Darja, the central character in Ironbound, never leaves a barren bus stop on an ugly stretch of post-industrial New Jersey, but Martyna Majok’s rich play about a poor immigrant feels always on the move, determined to take us on a sad and funny adventure that shifts back and forth over 22 years.
What gives Ironbound much of its vigor is the mesmerizing way that it unfolds, revealing bit by bit a picture of this complicated woman — her men, her mistakes, her contradictions, her strengths…her story.
The play also touches on such current hot issues as immigration, income inequality, domestic violence, drug addiction, intolerance – all presented obliquely, the opposite of “movie of the week” style. But the contemporary issue that looms largest over Ironbound is one that the Sunday talking heads do not discuss – the search for love.
Click on any photograph by Sandra Coudert to see it enlarged.
Darja (Marin Ireland) doesn’t seem all that interested in love when we first meet her, engaging in a shouting match with Tommy (Morgan Spector), who wants her to get in the car, while she’s insisting that she wait for the bus. It eventually becomes clear that Darja, a Polish immigrant who works as a cleaning lady, and Tommy, a postal worker, have been living together for seven years, and that, by hacking into his cell phone’s text messages, she has caught him cheating on her.
From the get-go, the playwright establishes her perfect pitch for the way her characters speak:
Tommy: “…if we were all perfect… who’d need to be Catholic.
We are Outta Control. And if you wanna crossify me for one little, man, after everything we’ve, everything I’ve done, for you, how many years?, if you wanna do that, Darja, then, I don’t know, man. I just don’t think you should do that, Darja.”
Darja asks Tommy what he will give her in order for her to stay with him.
“I could try to be more understanding,” Tommy replies.
“No. These it’s fake ideas,” she says harshly in her broken English. “Concrete, I need. Concrete.” She suggests he pay her $3,000.
In the next scene, Darja is at the same bus stop, but with another man, Maks (Josiah Bania, the only holdover in the four-member cast from the Women’s Theater Festival production in D.C..) Her attitude is at the other extreme; they can’t keep their hands off of one another. We eventually figure out that it is two decades earlier, and that Darja has followed Maks from Poland to America. Although broke, they seem giddy not just with one another but with the feeling of the almost unlimited possibilities of the future. Maks writes blues songs – in Polish — and wants to move to Chicago to become a star.
How did Darja go from a loving relationship to a calculated one? There is no clear answer, but all sorts of clues. The factory down the road from the bus stop where she works in one scene has been shuttered in another scene taking place years later. In that first scene between Darja and Maks, she tells him they need more money.
“Okay but what more I can do?” Maks replies. “I speak English. I have job and I work this all the time. And I am beautiful.”
“What this means, you…” Darja asks.
“So in America,” Maks continues, “if you beautiful, they give to you jobs. Take two people, put them next each other, both speak English, and, see?, our boss he take the beautiful. You can never be ugly or we will starve. Or fat. Never also be fat.”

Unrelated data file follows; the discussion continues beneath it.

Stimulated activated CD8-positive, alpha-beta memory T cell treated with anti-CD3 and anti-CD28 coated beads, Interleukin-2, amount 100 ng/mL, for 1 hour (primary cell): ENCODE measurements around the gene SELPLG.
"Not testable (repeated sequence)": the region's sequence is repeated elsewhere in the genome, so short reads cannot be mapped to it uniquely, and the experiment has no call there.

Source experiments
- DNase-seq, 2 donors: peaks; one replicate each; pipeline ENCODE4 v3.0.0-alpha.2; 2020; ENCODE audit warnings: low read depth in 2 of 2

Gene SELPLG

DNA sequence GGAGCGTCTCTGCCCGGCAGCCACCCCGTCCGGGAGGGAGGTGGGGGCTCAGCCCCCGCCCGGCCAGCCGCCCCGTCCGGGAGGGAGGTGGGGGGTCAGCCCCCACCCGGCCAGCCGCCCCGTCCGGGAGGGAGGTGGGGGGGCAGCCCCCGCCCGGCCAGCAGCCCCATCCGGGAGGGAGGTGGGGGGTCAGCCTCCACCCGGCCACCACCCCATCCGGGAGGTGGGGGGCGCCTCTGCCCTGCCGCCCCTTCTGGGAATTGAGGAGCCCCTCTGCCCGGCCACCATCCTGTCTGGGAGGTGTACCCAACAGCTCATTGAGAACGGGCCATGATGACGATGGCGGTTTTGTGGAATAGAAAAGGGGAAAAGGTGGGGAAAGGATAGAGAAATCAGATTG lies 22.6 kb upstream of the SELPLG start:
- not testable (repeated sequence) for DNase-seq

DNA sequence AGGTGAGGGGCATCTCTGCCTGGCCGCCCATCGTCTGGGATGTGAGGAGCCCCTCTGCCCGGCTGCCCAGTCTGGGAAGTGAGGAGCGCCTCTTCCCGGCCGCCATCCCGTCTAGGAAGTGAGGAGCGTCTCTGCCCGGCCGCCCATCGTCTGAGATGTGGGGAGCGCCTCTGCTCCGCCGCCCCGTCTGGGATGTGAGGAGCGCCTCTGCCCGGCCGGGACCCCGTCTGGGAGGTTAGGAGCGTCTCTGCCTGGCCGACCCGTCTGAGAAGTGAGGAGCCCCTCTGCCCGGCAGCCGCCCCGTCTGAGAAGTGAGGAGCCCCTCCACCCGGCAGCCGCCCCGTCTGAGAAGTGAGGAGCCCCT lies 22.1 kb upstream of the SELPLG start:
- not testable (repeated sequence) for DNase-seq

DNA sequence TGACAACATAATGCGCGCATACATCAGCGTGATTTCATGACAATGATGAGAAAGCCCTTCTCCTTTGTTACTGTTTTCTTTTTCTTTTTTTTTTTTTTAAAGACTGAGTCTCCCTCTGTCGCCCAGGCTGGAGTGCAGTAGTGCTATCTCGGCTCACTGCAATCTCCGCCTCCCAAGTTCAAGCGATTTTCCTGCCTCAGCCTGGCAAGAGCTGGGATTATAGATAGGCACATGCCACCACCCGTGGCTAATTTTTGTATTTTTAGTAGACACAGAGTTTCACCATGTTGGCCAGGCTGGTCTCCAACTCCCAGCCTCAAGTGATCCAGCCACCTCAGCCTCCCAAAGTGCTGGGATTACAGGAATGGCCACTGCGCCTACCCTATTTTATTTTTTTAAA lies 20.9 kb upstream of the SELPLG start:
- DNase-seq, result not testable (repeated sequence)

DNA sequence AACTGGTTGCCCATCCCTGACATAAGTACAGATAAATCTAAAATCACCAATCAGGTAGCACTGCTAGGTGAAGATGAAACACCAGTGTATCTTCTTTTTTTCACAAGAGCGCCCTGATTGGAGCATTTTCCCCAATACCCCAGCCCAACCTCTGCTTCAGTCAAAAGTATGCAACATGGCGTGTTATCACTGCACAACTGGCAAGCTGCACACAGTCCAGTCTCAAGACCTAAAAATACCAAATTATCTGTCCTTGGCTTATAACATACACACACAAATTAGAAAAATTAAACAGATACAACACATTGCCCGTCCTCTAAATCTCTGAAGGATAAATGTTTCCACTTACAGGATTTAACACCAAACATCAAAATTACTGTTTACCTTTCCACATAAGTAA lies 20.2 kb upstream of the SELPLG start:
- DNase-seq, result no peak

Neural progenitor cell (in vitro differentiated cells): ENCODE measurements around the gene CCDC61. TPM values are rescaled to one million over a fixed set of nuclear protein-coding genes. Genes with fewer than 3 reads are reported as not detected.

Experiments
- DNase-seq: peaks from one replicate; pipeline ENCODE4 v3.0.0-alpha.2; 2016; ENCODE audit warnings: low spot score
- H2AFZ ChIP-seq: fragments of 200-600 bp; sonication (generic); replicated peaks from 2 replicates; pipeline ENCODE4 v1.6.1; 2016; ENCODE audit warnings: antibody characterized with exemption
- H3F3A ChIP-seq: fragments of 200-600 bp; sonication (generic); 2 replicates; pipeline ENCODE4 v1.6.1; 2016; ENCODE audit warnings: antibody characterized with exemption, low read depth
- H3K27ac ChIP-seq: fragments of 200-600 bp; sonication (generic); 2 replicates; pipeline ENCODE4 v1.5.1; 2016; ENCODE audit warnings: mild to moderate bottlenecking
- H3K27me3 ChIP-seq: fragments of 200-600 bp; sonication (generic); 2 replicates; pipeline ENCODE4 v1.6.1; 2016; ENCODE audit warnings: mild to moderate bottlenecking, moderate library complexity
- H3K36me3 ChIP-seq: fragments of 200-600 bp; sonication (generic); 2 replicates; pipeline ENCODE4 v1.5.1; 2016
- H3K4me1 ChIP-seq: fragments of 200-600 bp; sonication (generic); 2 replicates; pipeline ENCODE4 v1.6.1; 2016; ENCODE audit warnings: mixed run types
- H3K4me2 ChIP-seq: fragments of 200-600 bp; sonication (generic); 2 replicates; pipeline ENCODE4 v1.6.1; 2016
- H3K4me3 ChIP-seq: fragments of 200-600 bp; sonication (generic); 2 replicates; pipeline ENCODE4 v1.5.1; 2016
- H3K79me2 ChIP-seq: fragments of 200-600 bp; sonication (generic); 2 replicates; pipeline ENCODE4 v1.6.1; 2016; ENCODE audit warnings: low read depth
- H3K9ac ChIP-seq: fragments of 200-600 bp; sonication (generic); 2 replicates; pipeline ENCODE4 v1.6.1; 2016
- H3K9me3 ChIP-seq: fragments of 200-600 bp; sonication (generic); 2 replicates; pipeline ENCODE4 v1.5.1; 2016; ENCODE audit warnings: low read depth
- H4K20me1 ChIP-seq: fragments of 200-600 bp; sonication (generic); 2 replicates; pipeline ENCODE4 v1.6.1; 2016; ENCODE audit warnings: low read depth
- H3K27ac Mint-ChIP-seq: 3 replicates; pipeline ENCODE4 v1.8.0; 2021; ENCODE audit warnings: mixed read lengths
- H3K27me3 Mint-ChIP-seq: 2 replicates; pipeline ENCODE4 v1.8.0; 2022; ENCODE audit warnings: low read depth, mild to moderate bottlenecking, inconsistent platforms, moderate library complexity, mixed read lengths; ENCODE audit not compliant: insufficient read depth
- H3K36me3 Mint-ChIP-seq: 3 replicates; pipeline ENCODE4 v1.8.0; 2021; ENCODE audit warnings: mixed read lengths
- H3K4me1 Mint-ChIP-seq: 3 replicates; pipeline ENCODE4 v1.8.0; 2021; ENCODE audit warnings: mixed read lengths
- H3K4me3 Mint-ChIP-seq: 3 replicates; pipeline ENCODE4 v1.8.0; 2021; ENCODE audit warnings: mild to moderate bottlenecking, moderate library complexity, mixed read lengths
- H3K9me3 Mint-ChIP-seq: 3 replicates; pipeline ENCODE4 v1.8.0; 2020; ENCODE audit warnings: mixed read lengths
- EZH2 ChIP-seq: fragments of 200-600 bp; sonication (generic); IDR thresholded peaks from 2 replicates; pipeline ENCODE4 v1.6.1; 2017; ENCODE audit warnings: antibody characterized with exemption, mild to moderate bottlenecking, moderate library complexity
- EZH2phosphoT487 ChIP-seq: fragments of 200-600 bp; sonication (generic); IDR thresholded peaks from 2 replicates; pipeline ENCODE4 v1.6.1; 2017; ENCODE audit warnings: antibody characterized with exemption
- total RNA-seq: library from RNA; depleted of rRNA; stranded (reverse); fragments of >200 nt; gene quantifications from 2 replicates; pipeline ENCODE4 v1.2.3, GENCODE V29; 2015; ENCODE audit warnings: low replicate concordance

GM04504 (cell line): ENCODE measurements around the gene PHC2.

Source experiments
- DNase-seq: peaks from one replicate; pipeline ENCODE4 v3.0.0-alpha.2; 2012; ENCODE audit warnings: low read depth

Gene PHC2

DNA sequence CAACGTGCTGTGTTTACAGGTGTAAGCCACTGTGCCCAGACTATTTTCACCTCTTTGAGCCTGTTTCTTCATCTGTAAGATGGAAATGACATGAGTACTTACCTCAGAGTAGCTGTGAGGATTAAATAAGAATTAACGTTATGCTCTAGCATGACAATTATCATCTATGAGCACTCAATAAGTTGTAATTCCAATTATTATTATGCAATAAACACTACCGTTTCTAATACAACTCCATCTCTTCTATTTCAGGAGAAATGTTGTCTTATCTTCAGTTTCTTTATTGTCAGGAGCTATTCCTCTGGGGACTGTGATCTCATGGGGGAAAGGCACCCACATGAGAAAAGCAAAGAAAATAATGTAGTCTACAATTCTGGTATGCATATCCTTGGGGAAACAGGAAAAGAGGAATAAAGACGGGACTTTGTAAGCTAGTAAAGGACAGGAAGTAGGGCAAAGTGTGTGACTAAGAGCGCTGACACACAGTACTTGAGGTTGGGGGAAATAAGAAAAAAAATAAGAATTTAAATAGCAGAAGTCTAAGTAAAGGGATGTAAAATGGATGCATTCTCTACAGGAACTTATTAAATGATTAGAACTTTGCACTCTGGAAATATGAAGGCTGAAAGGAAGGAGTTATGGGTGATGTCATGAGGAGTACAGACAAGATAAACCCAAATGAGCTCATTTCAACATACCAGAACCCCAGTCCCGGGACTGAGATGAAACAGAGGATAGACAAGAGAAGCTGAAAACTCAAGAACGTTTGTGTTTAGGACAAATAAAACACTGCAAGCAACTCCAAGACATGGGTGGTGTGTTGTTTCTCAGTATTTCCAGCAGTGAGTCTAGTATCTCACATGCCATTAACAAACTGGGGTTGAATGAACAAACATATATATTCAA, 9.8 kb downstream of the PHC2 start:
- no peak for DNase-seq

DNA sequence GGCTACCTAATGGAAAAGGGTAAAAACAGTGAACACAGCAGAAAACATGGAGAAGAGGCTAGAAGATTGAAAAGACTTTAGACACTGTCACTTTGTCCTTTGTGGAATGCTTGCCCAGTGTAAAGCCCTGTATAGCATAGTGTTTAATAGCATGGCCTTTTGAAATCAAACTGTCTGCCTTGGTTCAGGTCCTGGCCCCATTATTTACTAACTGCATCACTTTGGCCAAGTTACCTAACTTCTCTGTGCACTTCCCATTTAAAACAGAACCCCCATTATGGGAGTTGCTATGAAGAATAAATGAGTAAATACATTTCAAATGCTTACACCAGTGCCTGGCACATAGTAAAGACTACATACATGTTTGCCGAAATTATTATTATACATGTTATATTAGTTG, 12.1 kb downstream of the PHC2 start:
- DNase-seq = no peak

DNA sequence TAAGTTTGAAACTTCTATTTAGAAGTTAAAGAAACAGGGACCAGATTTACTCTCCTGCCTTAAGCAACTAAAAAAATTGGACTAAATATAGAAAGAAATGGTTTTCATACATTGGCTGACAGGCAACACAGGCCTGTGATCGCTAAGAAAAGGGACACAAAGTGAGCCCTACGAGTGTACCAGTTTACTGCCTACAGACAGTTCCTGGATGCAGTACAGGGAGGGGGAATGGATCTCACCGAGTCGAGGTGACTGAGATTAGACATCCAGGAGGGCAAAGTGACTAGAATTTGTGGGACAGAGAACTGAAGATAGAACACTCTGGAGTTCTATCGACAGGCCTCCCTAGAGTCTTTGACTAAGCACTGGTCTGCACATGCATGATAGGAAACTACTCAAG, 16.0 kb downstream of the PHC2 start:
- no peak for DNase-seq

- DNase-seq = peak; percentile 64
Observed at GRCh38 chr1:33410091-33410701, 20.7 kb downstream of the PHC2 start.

There is one more man we see in Ironbound – Shiloh Fernandez in a delicious turn as a hip-hopped teenager, whose first impression on Darja and the audience is revealed as (hilariously) at odds with his actual identity.
There are two other men, unseen, and central to Darja’s misfortunes, whom we glimpsed in snippets of half-understood conversation about them.
Director Daniella Topol (who also directed the play at the Women’s Voices Theater Festival) is willing to keep us in semi-darkness, literally and metaphorically; there are no projections, for example, telling us the year in which a scene takes place. Justin Townsend’s set is deliberately bare and ugly, a place where nobody would linger if they could avoid it.All the men are, on the surface, easily catalogued — Morgan Spector plays Tommy as demonstrative and needy, with little let-up or modulation; Josiah Bania plays Maks as open-hearted and sexy; Shiloh Fernandez is all yo, high-tops, backwards cap and gold chains. Ireland plays Darja as a far more complex character, a mix of principled and practical, protective and pathetic — somebody who hasn’t quite figured out how to survive.
Ironbound is the name of a primarily Portuguese neighborhood in Newark, N.J., a once-industrial area criss-crossed with railroad tracks, now home to ethnic restaurants and working class families, including Italians and Polish. The playwright, who was born in Bytom, Poland and grew up in New Jersey, has a feel for people in such communities, and an understanding of how the trying times that we are living through force survival mode upon them, especially the women.
Ironbound is onstage through April 10, 2016 at Rattlestick Playwrights Theater, 224 Waverly Place, New York, NY 10014. Details and tickets.
Ironbound by Martyna Majok . Directed by Daniella Topol . Scenic and Lighting Design: Justin Townsend . Costume Design: Kaye Voyce . Sound Design: Jane Shaw . Props Design: Zach Serafin . Dialects: Charlotte Fleck and Deb Hecht . Stage Combat, Unkle Dave’s Fight House . Production Management: Jeremy Duncan Pape . Production Stage Manager: Jaimie Van Dyke . Casting:Kelly Gillespie . Produced by Rattlestick Playwrights Theater in association with Women’s Project Theater . Reviewed by Jonathan Mandell.